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3 Ways Families Lose College Financial Aid

3 Ways Families Lose College Financial Aid

June 20, 2023

Summer is here. Many of us have kids headed to college in the fall or high school kids who are making more serious plans for college. A big part of the college planning process is financial aid. Our family has found it to be surprisingly complex and confusing.

Since putting the kids through college is a major financial goal for many families, I have looked for partners who could help my clients. I work with College Inside Track, a local company that helps families select colleges and negotiate financial aid to make the college experience better for parents, students, and your financial future. Find out more about College Inside Track at this LINK.

The following is an update from College Inside Track on ways that families can lose financial aid during their student’s college journey.

Often, it’s a relief to get accepted and receive financial aid from the college of your choice, but many families overlook the strings attached to maintain, and not lose, the financial aid they received freshman year.

It’s easy to see how this happens. Families are grateful for any financial aid they get and simply assume it will be the same every year. But there are a number of circumstances where that isn’t the case.

Three common ways families lose financial aid are:

  1. Do not maintain academic requirements for grants and scholarships
  2. Do not fill out the financial aid forms on time for each subsequent year of college
  3. Transferring schools

If a student struggles academically — and in some cases doesn’t necessarily struggle but cannot maintain a high GPA — they may forfeit grants that require a certain minimum GPA. This comes as a surprise even to high-achieving students who may have been awarded a generous grant but don’t realize they need to maintain a 3.8 GPA to keep it each year. And even if he or she is aware of the terms, the student may not understand what it takes to perform to those standards in college as opposed to high school.

Another common issue is missing deadlines for financial aid forms each year. Families are often much more focused on deadlines when they are applying to college, but less so once their student is in college.

Losing financial aid opportunities is a little-known consequence of transferring, which for many other reasons may be a good idea (and may save money in other areas). But institutions give far less aid to transfers than they do to incoming freshmen.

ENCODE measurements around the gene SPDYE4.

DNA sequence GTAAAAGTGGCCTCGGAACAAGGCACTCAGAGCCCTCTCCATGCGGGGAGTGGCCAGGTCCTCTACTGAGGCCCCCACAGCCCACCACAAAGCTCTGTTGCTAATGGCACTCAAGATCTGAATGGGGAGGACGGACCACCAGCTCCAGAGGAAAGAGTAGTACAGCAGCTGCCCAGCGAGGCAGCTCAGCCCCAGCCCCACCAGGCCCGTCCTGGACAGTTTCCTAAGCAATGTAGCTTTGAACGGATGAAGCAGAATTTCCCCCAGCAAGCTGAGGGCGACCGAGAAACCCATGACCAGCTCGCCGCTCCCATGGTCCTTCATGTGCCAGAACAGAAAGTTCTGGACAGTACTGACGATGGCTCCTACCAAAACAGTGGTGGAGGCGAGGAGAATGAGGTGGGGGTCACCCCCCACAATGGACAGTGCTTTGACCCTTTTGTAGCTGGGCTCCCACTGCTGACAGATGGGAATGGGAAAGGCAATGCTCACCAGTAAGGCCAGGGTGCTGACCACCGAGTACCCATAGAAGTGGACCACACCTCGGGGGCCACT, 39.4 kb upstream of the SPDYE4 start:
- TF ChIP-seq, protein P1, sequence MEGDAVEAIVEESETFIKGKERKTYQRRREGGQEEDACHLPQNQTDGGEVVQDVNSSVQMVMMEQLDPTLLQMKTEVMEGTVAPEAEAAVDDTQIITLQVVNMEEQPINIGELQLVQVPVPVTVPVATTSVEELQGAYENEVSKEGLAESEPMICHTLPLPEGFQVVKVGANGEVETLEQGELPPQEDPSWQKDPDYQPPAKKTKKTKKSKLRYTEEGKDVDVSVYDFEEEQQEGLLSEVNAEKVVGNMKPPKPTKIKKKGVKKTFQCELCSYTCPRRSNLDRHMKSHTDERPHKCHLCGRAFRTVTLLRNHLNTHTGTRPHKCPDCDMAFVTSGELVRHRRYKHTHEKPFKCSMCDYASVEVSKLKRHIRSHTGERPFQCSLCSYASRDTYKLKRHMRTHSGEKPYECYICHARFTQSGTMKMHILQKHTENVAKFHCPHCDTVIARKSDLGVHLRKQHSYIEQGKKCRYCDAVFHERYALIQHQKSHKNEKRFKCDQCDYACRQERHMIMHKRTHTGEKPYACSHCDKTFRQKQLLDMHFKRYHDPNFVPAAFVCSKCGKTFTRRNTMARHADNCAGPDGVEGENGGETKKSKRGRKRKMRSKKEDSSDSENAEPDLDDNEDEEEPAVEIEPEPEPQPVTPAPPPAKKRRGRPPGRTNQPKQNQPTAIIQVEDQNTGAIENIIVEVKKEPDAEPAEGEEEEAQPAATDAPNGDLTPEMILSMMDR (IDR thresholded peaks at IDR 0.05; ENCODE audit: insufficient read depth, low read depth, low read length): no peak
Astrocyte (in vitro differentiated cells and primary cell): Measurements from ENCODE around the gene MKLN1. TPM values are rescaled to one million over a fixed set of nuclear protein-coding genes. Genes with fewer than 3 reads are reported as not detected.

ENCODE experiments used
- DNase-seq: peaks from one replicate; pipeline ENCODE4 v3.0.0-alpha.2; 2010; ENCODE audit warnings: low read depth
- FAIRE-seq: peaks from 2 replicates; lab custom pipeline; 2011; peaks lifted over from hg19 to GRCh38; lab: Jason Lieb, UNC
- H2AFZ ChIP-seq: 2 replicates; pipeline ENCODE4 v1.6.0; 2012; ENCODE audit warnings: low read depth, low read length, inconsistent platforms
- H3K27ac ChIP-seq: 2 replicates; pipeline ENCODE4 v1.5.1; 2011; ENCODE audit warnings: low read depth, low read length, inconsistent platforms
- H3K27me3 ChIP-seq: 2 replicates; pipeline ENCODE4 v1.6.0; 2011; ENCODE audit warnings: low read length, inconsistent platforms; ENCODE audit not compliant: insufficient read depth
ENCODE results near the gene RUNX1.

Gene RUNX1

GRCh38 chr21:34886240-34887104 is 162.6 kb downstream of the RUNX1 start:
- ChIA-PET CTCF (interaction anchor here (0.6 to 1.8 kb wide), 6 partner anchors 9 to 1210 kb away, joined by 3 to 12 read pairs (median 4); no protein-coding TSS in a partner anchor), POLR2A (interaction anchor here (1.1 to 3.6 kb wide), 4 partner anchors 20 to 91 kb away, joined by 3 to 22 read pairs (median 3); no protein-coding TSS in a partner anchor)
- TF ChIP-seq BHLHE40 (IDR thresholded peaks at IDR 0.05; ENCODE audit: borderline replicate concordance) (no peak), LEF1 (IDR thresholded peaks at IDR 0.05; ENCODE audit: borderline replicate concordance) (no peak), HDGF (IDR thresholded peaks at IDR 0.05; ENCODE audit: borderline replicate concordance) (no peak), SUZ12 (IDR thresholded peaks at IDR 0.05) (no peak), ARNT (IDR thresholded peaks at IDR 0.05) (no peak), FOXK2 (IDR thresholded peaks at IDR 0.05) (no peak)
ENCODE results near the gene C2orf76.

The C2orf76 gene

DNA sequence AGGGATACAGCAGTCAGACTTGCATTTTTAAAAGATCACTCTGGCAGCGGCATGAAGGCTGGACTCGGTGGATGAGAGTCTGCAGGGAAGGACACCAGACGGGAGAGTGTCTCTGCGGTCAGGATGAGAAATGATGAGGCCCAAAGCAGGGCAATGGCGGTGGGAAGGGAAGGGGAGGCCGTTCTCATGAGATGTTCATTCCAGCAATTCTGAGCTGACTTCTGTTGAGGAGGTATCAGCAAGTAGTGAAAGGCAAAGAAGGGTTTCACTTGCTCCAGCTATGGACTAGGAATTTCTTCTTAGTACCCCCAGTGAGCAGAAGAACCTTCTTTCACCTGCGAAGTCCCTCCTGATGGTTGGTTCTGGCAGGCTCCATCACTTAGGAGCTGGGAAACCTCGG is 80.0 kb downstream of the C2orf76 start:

Why? According to Robert Kelchen, a professor at Seton Hall University who was interviewed in the New York Times, transfer students don’t count in federal graduation rates, let alone the algorithms that go toward rankings and reputation.

So, combine the loss of those grants with the almost inevitable rise in tuition and fees each year, and suddenly most families are looking at a bill that is much larger than expected.

While the government is pushing to make college pricing more transparent, the reality is that nearly every tool focuses only on the estimated cost of the freshman year and provides no information on the remaining years.

In a study done for the New York Times, Brad J. Hershbein, an economist at the W. E. Upjohn Institute for Employment Research, found: the average institutional grant dropped by 6% at private colleges between freshman and senior year and 3% at public institutions between freshman and junior year.

My favorite quote from that same New York Times article:

“This is an odd kind of industry with odd kinds of transactions, which are highly susceptible to embellishment and manipulation,” said Barmak Nassirian, director of federal relations and policy analysis for the American Association of State Colleges and Universities. “No other consumer purchase has so many pieces of financial machinery in motion with prices constantly rising, opaque discounting practices, and terms subject to change. It’s the ultimate faith-based financing scheme.”

I you would like to talk about how your college funding fits with your other financial goals, I would be honored to visit with you. I’m a fiduciary advisor who is always my client’s advocate and I love helping families reach their goals. Reach out and we can have a get-acquainted visit. Just follow this LINK to find a time that works for you.

Yes, I am a CERTIFIED FINANCIAL PLANNER™ professional. I’m always a fiduciary and I work on a fee basis. And yes, I’m still taking on a few great families to be part of my financial planning practice.

If this article has you thinking about your own circumstances, contact my office at I am always happy to meet with people who are working on their retirement plans. Dunncreek Advisors does not provide legal or tax advice, nor is this article intended to do so.